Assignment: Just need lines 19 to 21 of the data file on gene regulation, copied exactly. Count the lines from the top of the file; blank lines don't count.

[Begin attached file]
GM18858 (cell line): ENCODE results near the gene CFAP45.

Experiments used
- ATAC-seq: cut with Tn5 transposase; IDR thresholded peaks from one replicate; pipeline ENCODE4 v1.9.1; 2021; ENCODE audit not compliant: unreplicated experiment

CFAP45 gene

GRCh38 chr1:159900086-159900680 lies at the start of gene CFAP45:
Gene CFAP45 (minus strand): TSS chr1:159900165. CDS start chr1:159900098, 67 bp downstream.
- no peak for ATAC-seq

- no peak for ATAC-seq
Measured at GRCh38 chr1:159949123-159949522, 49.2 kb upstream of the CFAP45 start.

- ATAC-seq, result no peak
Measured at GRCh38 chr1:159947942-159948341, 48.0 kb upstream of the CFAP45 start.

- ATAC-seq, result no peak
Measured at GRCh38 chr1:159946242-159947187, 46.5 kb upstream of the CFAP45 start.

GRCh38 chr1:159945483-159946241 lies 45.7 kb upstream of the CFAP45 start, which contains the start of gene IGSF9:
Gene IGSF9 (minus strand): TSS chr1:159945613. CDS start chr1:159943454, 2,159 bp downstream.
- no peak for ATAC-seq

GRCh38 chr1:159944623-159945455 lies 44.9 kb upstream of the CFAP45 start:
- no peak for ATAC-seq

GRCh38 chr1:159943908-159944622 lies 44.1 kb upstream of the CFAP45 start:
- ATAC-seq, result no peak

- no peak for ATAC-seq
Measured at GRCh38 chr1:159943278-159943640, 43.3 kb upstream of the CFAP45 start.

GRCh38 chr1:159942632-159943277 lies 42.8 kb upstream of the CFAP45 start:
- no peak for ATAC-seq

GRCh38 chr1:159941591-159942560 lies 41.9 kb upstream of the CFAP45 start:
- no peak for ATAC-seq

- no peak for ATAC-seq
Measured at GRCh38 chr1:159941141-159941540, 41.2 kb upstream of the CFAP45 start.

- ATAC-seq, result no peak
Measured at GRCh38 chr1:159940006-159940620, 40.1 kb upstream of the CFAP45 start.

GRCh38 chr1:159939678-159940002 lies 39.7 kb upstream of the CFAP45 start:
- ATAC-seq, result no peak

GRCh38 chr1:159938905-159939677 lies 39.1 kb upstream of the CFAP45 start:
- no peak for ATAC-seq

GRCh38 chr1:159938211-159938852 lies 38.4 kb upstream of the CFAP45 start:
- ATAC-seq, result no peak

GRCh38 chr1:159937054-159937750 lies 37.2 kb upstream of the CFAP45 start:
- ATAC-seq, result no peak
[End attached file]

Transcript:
GRCh38 chr1:159943908-159944622 lies 44.1 kb upstream of the CFAP45 start:
- ATAC-seq, result no peak

- no peak for ATAC-seq